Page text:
Non-alcoholic fatty liver disease (NAFLD) is linked to an increased risk of several cancers outside the liver, including those affecting the lungs, gastrointestinal tract and breast, according to findings published in Gut.

Arising from the accumulation of fat in the liver, NAFLD and its more severe form, non-alcoholic steatohepatitis (NASH), are responsible for a growing proportion of advanced liver disease worldwide. As a result of inflammation, NAFLD can lead to the buildup of scar tissue (fibrosis), cirrhosis (advanced scarring) and even liver cancer. With no effective approved medical therapies, disease management is dependent on lifestyle changes, such as weight loss and exercise.

Although it is well known that fatty liver disease can lead to hepatocellular carcinoma, the most common type of liver cancer, its link to other types of cancer has not been clear. Giovanni Targher, MD, of the University of Verona in Italy, and colleagues conducted a meta-analysis to establish the strength of the link between NAFLD and the risk of cancers outside the liver.

The researchers combed through the Scopus, Web of Science and Scopus databases from their inception through December 2020 to find observational studies on NAFLD diagnosis. They identified 10 cohort studies that together included 182,202 people, of whom 25% had NAFLD. There were 8,485 cases of cancer other than hepatocellular carcinoma over an average follow-up period of 5.8 years.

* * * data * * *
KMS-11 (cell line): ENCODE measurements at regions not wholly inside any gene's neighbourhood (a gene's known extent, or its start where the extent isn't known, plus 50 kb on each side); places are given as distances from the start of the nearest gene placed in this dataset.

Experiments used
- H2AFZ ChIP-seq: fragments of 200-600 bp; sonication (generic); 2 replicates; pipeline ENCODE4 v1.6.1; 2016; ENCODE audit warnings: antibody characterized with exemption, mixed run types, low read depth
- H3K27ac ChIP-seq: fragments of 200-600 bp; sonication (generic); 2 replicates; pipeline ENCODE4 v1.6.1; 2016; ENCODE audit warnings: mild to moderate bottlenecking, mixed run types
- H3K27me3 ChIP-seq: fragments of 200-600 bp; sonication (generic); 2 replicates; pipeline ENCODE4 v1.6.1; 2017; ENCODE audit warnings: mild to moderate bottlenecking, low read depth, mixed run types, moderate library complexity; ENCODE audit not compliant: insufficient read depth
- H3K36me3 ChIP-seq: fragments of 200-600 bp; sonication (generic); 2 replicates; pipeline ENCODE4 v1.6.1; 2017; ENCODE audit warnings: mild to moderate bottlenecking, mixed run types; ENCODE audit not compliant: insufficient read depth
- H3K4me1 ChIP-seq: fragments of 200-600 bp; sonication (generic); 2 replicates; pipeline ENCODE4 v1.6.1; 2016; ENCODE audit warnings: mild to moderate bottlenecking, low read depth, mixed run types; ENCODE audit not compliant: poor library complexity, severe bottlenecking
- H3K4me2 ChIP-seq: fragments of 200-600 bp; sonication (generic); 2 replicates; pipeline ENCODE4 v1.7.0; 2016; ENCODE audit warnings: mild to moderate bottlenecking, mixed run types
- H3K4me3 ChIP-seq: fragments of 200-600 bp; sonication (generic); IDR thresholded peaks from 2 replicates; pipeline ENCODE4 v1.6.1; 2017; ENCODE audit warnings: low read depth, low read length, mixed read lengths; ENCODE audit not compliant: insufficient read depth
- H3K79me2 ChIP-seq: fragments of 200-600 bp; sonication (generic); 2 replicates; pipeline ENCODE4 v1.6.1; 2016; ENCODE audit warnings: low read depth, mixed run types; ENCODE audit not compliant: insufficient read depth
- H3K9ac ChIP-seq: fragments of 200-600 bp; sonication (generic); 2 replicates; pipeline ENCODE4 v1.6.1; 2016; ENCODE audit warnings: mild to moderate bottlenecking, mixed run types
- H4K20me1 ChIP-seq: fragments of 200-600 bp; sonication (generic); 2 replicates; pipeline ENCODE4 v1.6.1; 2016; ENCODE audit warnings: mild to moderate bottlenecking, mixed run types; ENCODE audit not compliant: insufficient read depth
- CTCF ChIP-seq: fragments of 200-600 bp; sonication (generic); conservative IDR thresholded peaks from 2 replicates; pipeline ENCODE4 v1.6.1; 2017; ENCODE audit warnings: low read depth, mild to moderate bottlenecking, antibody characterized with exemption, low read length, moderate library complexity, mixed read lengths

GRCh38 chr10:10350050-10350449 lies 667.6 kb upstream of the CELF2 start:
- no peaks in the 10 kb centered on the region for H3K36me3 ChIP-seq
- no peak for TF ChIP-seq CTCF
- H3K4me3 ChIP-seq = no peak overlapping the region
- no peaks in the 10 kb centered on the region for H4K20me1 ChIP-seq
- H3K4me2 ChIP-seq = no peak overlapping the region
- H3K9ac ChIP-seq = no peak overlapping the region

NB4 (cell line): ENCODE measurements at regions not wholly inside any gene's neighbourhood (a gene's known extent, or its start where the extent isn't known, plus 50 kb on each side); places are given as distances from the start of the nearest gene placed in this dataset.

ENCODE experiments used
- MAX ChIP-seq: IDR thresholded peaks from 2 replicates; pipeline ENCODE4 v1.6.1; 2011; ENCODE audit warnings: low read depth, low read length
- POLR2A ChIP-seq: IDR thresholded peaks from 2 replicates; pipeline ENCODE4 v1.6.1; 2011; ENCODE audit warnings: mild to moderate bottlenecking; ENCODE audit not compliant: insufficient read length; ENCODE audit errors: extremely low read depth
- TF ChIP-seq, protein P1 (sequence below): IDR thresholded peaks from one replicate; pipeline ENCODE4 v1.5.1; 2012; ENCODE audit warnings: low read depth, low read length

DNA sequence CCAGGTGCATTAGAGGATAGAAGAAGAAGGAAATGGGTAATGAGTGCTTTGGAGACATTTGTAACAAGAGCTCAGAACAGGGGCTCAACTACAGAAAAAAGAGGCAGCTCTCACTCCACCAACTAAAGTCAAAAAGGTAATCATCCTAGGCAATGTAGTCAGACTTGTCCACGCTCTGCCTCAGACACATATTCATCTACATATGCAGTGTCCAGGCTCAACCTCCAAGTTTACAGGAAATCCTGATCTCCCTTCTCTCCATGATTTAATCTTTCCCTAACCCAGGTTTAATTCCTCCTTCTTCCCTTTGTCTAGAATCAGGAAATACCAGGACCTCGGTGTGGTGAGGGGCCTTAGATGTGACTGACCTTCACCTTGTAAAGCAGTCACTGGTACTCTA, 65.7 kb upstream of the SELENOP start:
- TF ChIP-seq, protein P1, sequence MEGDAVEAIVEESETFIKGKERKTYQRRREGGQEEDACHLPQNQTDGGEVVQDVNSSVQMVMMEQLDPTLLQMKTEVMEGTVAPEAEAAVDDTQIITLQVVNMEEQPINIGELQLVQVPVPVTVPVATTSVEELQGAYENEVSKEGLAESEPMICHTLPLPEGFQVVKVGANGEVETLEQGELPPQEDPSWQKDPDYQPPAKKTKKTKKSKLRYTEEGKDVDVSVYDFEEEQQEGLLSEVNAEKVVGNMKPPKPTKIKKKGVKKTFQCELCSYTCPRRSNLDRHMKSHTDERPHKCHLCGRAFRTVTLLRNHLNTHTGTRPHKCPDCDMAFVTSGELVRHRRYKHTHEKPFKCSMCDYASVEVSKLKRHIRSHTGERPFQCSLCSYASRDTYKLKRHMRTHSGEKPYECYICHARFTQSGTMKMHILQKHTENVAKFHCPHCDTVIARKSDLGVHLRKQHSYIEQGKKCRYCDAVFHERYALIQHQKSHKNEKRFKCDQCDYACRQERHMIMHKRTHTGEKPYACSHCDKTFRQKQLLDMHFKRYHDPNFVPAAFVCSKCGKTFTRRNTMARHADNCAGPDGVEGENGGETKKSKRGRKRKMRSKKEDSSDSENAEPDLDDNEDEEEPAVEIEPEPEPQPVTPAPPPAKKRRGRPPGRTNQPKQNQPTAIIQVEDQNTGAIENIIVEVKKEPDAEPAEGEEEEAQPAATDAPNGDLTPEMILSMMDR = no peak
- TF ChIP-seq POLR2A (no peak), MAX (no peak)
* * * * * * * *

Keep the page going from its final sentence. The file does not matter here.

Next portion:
The team found that NAFLD was associated with a 1.5 to 2 times higher risk of developing cancers that affect the gastrointestinal (GI) tract, such as stomach, pancreas, colorectal and esophageal cancers. They also noted that NAFLD was linked to a 1.2 to 1.5 times higher risk of having breast, lung, gynecological or urinary cancers. These risks were independent of confounding factors like age, sex, obesity, diabetes and smoking.

“This large meta-analysis suggests that NAFLD is associated with a moderately increased long-term risk of developing extrahepatic cancers over a median of nearly six years (especially GI cancers, breast cancer and gynecological cancers),” wrote the researchers. Deeper research is needed to better understand this link.

Click here to read the study abstract in Gut.